Feeling the fissures in our nation’s economic, cultural and political life, I was reminded this week of a word I learned in seminary. Most often associated with religion, the word also applies to our secular life. It calls me back to basics. Maybe it will for you too.
The word is liturgy. Most often associated with rituals of worship, it refers to the ceremonies a community uses to convey the content of its faith and express its gratitude. Using words, music, movement and symbols, liturgy dramatizes core beliefs and behavior.
The Greek roots of the word liturgy literally mean – the work of the people – which extends beyond religion to society as a whole. In a democracy “the work” involves several tasks.
First, there is being true to one’s individual values and beliefs. Humility involves an accurate self-assessment of both strengths and weaknesses and the courage to show up with personal integrity.
Then, there is the recognition that we belong to a larger whole that includes people who are different from us. Our lives are inextricably linked. One piece of our work is to understand our differences and seek to find common ground.
Finally, in a diverse society our discourse and commerce require us to treat each other with respect and fairness. One place that each of us can begin to make a difference is to treat each other more kindly. When we do, rather than appeal to our worst instincts, we elicit the best in each other, even if and as we may disagree.
Few sources convey the work of the people more simply and powerfully than the prophet Micah.
…and what does the Lord require of you but to do justice, and to love kindness, and to walk humbly with your God? (6:8)
I have just returned from a week in Colorado where I attended the annual gathering of a community of healers that I have been part of for several years. They partner with horses to coach clients. When they reconnect, their smiles, laughter and sharing wash over the arena like a tsunami of the heart.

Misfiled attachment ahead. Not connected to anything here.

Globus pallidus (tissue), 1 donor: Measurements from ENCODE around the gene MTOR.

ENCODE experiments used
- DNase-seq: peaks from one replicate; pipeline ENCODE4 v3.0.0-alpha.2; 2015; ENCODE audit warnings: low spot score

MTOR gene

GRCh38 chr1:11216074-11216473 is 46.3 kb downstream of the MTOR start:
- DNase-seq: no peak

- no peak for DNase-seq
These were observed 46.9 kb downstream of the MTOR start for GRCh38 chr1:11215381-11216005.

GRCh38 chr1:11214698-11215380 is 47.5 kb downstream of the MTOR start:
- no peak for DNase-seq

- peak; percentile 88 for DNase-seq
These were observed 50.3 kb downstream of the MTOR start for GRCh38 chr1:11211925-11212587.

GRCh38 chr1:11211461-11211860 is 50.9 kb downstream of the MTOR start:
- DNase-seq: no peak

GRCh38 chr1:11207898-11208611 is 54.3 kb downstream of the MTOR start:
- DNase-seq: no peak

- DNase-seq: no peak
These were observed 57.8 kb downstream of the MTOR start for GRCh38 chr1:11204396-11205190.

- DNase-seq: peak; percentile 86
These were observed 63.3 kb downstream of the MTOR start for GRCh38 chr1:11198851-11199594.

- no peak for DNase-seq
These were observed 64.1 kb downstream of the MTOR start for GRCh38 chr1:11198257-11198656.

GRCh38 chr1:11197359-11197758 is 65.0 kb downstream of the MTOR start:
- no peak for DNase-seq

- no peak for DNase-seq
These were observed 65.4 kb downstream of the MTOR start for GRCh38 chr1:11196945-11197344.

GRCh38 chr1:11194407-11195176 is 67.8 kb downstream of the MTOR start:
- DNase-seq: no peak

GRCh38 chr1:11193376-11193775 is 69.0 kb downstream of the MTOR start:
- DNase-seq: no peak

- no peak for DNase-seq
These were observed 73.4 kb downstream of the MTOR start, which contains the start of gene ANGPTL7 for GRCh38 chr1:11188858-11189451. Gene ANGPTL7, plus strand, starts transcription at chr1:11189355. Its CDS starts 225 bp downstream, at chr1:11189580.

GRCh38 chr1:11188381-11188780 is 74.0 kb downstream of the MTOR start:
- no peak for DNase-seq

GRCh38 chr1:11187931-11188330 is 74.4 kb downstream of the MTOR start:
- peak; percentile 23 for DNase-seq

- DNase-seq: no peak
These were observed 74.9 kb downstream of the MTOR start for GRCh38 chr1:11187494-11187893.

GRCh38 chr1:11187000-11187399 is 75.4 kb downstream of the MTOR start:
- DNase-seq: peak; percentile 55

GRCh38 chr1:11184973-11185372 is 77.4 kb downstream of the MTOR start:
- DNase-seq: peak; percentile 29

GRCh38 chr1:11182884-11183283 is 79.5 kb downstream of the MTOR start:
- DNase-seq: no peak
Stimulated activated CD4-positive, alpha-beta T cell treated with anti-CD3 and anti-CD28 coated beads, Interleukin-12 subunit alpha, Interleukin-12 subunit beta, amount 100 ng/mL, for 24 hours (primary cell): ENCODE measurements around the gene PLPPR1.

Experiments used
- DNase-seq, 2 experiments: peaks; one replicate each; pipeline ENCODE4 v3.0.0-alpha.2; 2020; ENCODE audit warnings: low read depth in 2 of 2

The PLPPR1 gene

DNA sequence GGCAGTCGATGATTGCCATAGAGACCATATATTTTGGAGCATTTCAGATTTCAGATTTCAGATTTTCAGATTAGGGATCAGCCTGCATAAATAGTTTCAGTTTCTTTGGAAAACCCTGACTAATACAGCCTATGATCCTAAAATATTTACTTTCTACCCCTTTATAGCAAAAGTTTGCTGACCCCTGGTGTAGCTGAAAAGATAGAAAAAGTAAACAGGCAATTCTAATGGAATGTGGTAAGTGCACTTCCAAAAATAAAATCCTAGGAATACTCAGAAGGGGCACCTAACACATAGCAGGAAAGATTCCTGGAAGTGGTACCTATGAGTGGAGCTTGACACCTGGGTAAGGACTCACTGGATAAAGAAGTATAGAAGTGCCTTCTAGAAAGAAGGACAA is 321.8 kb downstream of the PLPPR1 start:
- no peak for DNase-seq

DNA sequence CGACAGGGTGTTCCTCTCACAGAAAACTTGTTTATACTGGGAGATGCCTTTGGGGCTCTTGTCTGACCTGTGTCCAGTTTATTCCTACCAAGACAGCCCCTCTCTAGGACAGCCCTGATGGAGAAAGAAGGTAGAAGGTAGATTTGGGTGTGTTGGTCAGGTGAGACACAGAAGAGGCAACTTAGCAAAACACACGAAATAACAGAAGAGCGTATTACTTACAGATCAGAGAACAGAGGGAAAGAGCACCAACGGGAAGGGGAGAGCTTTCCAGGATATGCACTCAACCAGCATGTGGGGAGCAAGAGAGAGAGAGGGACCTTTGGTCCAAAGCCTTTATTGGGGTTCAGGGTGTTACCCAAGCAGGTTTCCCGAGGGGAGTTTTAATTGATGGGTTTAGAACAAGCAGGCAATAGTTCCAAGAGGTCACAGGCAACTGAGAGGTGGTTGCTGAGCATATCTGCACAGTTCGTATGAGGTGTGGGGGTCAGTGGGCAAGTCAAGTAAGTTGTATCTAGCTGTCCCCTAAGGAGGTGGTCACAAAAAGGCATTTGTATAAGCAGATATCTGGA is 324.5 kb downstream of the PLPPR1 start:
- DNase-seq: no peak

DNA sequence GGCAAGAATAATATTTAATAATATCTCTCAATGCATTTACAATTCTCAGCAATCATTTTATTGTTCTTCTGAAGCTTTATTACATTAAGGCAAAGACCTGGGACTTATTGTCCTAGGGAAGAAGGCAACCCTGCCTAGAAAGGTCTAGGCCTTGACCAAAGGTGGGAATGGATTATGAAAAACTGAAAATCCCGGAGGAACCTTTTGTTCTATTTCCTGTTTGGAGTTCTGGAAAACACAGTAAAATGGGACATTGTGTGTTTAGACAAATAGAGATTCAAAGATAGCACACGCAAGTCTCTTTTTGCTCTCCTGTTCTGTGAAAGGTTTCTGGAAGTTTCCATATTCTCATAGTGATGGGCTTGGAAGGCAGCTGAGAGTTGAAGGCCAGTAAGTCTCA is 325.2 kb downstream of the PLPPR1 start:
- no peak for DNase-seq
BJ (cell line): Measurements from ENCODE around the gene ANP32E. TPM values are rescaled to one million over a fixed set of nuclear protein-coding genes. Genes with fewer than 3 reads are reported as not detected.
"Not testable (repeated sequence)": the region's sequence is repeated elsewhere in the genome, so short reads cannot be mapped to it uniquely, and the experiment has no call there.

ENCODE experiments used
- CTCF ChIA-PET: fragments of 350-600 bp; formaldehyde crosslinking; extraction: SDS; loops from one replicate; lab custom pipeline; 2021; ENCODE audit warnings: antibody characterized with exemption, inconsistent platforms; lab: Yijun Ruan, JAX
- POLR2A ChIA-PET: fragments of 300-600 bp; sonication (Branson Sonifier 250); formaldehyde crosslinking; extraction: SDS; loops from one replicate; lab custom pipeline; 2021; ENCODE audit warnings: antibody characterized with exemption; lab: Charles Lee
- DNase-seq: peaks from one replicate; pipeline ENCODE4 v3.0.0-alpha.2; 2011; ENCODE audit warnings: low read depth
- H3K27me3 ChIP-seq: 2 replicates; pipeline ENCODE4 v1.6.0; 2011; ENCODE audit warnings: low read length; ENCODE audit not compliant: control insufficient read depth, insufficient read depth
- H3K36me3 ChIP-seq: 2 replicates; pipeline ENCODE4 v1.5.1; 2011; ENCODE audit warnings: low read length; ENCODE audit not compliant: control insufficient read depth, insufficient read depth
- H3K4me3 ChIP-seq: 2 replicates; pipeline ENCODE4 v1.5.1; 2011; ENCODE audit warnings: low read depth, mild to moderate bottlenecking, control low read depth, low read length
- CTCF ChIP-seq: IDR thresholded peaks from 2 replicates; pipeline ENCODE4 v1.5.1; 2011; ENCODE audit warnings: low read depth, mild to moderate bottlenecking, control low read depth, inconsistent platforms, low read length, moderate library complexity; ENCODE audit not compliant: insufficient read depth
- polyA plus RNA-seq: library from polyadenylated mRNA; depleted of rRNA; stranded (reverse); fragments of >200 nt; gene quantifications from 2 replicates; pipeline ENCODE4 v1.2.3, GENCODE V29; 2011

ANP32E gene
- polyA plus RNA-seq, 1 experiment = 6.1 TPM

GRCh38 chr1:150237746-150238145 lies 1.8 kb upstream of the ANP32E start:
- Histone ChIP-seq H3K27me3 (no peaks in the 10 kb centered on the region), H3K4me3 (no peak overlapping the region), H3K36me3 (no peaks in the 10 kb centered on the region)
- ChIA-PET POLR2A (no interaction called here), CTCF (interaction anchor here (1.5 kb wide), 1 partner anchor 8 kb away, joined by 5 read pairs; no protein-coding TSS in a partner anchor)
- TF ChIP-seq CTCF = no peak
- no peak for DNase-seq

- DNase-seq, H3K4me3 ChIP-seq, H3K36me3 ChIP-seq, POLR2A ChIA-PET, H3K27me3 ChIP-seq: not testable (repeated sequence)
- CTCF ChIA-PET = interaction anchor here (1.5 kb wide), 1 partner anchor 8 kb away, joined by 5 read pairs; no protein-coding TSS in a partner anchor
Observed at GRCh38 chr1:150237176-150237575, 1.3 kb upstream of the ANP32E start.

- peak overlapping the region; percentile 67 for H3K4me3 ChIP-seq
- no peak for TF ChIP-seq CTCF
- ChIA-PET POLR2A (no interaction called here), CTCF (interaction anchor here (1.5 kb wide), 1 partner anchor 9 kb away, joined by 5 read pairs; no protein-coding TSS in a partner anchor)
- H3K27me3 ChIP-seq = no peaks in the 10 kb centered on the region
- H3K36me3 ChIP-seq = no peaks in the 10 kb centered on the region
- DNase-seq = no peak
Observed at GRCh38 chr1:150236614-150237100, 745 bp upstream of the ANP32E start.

While together they challenge each other and share best practices. They stretch themselves with renewed intentions that move them toward their respective horizons. It is not all easy. There are shadows and trolls en route for each of us. However, if you were a stranger who wandered into their space, you would be struck by the light of their smiles as a lingering impression.
Meanwhile, back on the east coast a friend enters hospice for his final chapter on this plane. As I hold him in prayer, I see his face and the twinkle in his eye that accompanies his smile.
Is it serendipitous that my meditation reading this morning framed the energy of the healers, my friend and each of us in terms of our legacy? We may find it modest and but one of many aspects of our lives, but we should never underestimate its impact.
Those who are beautiful – who can keep them as they are?
Unceasingly in their faces the life in them arises and goes forth.
Like dew from morning grass, like steam from a plate of food,
what is ours goes out from us.
Where does a smile go, or the upward glance, the sudden warm movement of the heart?
Yet that is what we are. Does the universe we dissolve into taste of us a little?
From Rilke’s Second Duino Elegy